Statutory and regulatory permissions and approvals

Besides the verification of title and the identity of the seller, the buyer should also verify that the property is permitted to be used for the purpose for which he is purchasing. Towards this end, the buyer should also inspect the following:

Non-agricultural permission and land use order: Since several state laws restrict or prohibit transfer of agricultural property, the buyer should inspect the orders obtained for conversion of the property for non-agricultural use and the master-plan and zoning regulations, including orders obtained for change of land use, such as residential, commercial, industrial, public or semi-public, parks and open spaces etc.

Building plan approval: For purchase of an apartment or land with building, the buyer should inspect the approval from the municipal authorities for construction of the building or development plan for the layout or project, along with the approval for providing necessary infrastructure facilities and utilities such as water, electricity and sewage. The buyer may also conduct a physical inspection and measurement to ascertain that the extent of the built-up area conforms to the approved plan.

Completion and occupancy certificate: It's the seller's responsibility to obtain the completion and occupancy certificates before conveying the property, particularly an apartment. Bear in mind that occupying a property without the necessary clearance entails the risk of penalty and demolition, in case of serious violations of the building plan.

Receipt of payments: The seller is responsible for clearing all property taxes and other payments in relation to the property, prior to the execution of the sale deed and non-payment of property taxes constitute a charge on the property. The buyer may also check the payment details with the relevant municipal and other authorities.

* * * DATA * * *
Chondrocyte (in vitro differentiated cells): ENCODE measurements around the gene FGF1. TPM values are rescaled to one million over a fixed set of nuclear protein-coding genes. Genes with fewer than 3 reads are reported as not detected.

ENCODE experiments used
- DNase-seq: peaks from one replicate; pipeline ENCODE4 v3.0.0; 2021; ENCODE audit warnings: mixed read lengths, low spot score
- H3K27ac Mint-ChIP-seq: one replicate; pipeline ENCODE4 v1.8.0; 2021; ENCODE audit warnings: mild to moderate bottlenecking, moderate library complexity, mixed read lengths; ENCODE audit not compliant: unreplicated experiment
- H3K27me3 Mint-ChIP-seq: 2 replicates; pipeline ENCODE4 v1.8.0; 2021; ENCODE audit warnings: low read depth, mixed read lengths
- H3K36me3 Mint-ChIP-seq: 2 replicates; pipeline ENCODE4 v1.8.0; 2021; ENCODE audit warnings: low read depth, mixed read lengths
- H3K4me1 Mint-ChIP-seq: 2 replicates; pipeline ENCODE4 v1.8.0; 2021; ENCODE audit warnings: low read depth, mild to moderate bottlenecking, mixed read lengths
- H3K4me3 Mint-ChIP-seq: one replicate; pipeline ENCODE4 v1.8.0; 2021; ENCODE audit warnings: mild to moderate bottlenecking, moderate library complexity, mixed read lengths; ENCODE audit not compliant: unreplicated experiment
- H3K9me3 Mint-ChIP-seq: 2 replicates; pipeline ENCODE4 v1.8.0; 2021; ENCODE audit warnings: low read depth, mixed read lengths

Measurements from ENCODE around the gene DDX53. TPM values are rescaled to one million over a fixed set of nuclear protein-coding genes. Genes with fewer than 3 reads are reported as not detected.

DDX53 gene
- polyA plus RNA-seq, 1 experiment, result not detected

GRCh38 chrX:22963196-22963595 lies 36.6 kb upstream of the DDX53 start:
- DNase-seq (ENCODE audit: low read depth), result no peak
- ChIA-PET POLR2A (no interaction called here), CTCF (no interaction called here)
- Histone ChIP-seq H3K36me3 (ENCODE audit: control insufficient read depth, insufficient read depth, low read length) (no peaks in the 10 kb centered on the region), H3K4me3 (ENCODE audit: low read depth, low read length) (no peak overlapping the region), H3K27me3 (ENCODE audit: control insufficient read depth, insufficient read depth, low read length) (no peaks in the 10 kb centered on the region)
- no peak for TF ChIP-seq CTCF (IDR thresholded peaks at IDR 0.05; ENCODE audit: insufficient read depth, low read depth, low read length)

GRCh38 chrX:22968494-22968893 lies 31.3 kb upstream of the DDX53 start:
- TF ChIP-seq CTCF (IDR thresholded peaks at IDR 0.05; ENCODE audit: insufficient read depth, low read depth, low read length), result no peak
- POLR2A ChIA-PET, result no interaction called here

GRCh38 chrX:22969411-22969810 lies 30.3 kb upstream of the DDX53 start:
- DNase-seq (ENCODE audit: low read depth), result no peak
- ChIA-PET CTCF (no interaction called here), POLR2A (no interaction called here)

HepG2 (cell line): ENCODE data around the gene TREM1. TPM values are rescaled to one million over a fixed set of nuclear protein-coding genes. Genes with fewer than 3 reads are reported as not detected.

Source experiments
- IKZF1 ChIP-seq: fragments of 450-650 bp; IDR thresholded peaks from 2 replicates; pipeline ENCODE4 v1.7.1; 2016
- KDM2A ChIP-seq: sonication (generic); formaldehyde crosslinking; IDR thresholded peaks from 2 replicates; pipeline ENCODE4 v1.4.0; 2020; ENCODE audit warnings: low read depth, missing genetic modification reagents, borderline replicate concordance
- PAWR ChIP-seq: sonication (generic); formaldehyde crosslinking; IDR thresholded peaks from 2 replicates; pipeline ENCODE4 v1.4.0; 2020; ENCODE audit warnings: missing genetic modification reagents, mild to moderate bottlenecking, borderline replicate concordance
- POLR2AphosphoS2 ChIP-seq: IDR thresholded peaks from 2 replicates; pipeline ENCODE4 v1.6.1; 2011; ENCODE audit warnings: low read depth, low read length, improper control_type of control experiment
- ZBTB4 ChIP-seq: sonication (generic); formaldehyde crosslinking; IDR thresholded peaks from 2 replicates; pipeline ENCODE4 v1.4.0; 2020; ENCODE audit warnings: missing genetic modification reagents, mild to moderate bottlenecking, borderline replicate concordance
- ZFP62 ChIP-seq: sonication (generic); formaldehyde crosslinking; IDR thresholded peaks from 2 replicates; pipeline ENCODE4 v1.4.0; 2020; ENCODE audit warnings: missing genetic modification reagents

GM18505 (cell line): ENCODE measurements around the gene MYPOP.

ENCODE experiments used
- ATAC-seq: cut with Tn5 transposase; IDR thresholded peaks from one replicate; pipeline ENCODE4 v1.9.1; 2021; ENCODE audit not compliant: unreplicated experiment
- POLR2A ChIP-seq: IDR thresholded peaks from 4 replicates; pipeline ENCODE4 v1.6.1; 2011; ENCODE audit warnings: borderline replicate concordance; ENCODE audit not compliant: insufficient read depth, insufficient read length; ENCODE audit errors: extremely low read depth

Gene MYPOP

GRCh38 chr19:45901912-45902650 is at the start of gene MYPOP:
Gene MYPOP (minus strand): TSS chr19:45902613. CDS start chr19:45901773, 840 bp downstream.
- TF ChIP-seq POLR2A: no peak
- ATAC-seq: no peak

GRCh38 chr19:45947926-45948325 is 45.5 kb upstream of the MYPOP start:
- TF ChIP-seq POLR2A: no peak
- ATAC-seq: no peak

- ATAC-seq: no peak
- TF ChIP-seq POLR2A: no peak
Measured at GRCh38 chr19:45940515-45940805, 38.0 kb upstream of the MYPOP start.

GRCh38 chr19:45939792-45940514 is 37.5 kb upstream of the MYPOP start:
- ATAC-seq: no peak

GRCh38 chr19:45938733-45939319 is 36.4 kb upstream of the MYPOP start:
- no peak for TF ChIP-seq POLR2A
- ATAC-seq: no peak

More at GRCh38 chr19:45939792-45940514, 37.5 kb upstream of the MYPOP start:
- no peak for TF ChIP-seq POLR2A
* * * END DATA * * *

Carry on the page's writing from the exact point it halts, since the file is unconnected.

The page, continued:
Encumbrance: The buyer is advised to undertake searches at the office of the jurisdictional sub-registrar of assurances and the official web portal of the Ministry of Corporate Affairs, in case of the seller being a corporate entity, for details of any charges or encumbrance on the property.

Compliances for residential apartments

In addition to the verification listed above, where the property proposed to be purchased is an apartment, the buyer is also advised to verify that the seller or builder has complied with the relevant law, rules and regulations, among other things.

Registration under the Applicable Apartment Ownership Act / Co-operative Societies Act.


Formation of apartment owner's


Registration of the Deed of Declaration for the apartment.


Registration of the project under the Real Estate Regulation and Development Act, 2016.

While buying a property, it is better to err on the side of caution. With proper legal advice, scrutiny of documents and verification of relevant information pertaining to the property, the buyer can ensure that the investment brings peace of mind and a sense of security.


(The author is associate partner, Khaitan & Co LLP)